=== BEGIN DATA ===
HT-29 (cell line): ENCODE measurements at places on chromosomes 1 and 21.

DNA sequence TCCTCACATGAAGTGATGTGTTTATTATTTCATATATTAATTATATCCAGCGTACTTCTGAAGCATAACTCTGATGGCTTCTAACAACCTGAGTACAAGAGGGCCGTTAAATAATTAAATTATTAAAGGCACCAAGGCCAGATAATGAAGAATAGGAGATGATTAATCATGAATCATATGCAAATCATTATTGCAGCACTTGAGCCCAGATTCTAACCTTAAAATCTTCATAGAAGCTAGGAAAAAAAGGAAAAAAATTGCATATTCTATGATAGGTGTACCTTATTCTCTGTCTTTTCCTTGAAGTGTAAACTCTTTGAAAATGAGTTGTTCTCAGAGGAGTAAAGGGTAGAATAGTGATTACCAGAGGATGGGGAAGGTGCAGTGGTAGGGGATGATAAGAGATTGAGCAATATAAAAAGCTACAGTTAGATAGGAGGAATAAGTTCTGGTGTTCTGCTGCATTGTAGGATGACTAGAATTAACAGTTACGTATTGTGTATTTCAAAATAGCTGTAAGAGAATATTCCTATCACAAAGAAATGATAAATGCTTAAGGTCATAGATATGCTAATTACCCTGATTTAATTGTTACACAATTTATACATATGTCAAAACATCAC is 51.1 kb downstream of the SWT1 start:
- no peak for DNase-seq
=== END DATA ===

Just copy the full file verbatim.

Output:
HT-29 (cell line): ENCODE measurements at places on chromosomes 1 and 21.

DNA sequence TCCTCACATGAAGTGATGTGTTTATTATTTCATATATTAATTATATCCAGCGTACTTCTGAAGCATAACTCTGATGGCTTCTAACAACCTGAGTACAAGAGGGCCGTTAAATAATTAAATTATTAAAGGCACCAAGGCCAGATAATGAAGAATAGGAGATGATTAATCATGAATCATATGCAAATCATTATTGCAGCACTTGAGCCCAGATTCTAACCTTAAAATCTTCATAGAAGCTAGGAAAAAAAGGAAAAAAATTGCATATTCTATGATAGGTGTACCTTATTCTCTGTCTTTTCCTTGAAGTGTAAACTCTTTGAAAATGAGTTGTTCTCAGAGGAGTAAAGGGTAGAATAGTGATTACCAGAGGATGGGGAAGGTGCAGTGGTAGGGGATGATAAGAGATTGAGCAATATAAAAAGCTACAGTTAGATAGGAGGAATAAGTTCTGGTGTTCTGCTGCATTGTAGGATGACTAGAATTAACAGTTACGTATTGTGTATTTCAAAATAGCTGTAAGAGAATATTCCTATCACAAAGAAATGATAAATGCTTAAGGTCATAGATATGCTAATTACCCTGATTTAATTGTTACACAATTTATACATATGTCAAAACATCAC is 51.1 kb downstream of the SWT1 start:
- no peak for DNase-seq